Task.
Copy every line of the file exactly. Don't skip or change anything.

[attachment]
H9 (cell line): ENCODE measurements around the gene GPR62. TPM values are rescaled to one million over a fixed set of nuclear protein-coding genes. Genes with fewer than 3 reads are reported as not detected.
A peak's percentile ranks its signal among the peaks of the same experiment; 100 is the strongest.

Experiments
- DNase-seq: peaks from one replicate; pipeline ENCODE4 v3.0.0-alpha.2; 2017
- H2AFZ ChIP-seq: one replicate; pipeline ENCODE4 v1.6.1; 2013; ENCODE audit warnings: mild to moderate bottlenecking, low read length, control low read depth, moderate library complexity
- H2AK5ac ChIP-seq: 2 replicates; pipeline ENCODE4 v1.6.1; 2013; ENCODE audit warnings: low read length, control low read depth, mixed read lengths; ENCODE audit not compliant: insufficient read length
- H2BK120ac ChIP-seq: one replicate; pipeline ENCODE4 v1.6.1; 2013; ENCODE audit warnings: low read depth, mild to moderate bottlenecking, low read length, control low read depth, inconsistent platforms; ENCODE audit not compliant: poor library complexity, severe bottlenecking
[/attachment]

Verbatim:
H9 (cell line): ENCODE measurements around the gene GPR62. TPM values are rescaled to one million over a fixed set of nuclear protein-coding genes. Genes with fewer than 3 reads are reported as not detected.
A peak's percentile ranks its signal among the peaks of the same experiment; 100 is the strongest.

Experiments
- DNase-seq: peaks from one replicate; pipeline ENCODE4 v3.0.0-alpha.2; 2017
- H2AFZ ChIP-seq: one replicate; pipeline ENCODE4 v1.6.1; 2013; ENCODE audit warnings: mild to moderate bottlenecking, low read length, control low read depth, moderate library complexity
- H2AK5ac ChIP-seq: 2 replicates; pipeline ENCODE4 v1.6.1; 2013; ENCODE audit warnings: low read length, control low read depth, mixed read lengths; ENCODE audit not compliant: insufficient read length
- H2BK120ac ChIP-seq: one replicate; pipeline ENCODE4 v1.6.1; 2013; ENCODE audit warnings: low read depth, mild to moderate bottlenecking, low read length, control low read depth, inconsistent platforms; ENCODE audit not compliant: poor library complexity, severe bottlenecking